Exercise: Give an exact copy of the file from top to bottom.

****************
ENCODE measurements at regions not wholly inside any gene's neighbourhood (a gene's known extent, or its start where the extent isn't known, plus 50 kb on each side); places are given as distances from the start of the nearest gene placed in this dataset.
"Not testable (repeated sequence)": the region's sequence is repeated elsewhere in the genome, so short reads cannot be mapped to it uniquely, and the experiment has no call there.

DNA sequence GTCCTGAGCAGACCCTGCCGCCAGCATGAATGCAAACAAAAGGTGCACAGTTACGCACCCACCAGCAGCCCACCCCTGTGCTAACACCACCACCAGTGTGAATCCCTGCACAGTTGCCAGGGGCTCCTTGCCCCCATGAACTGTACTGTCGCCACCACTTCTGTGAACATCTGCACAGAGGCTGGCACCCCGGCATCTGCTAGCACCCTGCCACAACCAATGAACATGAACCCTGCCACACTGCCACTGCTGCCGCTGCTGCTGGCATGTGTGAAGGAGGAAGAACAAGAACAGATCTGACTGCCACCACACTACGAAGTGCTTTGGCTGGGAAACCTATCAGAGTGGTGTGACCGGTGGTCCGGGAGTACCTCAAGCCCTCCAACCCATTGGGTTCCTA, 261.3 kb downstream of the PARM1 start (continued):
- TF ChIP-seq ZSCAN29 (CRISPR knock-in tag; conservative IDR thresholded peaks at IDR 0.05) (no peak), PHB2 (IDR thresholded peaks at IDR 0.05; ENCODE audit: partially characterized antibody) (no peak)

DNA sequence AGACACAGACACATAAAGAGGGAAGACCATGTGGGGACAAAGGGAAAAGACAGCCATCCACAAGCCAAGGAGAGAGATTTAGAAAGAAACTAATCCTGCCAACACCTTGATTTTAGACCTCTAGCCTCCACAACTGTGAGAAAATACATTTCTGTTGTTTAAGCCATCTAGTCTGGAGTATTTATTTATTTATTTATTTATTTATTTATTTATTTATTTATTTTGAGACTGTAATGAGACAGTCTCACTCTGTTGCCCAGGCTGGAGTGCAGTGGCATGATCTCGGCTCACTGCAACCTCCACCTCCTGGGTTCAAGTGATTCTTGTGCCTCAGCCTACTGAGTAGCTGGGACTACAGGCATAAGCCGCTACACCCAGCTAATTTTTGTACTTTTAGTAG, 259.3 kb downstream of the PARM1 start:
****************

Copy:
ENCODE measurements at regions not wholly inside any gene's neighbourhood (a gene's known extent, or its start where the extent isn't known, plus 50 kb on each side); places are given as distances from the start of the nearest gene placed in this dataset.
"Not testable (repeated sequence)": the region's sequence is repeated elsewhere in the genome, so short reads cannot be mapped to it uniquely, and the experiment has no call there.

DNA sequence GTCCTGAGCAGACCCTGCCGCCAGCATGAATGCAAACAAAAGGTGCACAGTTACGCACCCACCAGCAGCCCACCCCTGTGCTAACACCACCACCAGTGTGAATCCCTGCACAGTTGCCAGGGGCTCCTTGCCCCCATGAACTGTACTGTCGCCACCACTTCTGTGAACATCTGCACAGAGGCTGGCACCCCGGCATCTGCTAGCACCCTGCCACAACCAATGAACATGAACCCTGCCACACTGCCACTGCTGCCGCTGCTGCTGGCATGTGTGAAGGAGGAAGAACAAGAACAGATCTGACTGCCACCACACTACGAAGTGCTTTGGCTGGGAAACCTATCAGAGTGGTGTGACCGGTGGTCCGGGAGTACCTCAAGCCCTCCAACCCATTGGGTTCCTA, 261.3 kb downstream of the PARM1 start (continued):
- TF ChIP-seq ZSCAN29 (CRISPR knock-in tag; conservative IDR thresholded peaks at IDR 0.05) (no peak), PHB2 (IDR thresholded peaks at IDR 0.05; ENCODE audit: partially characterized antibody) (no peak)

DNA sequence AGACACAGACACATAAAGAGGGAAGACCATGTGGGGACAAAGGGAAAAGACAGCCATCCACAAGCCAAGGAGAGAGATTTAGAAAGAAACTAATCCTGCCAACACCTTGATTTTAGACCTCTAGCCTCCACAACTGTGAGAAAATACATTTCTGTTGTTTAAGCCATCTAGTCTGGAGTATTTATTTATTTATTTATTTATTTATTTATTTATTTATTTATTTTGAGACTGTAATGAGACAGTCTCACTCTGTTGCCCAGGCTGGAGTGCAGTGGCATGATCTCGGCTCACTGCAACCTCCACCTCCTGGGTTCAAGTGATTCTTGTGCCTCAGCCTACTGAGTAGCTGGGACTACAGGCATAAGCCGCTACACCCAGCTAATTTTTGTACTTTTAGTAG, 259.3 kb downstream of the PARM1 start: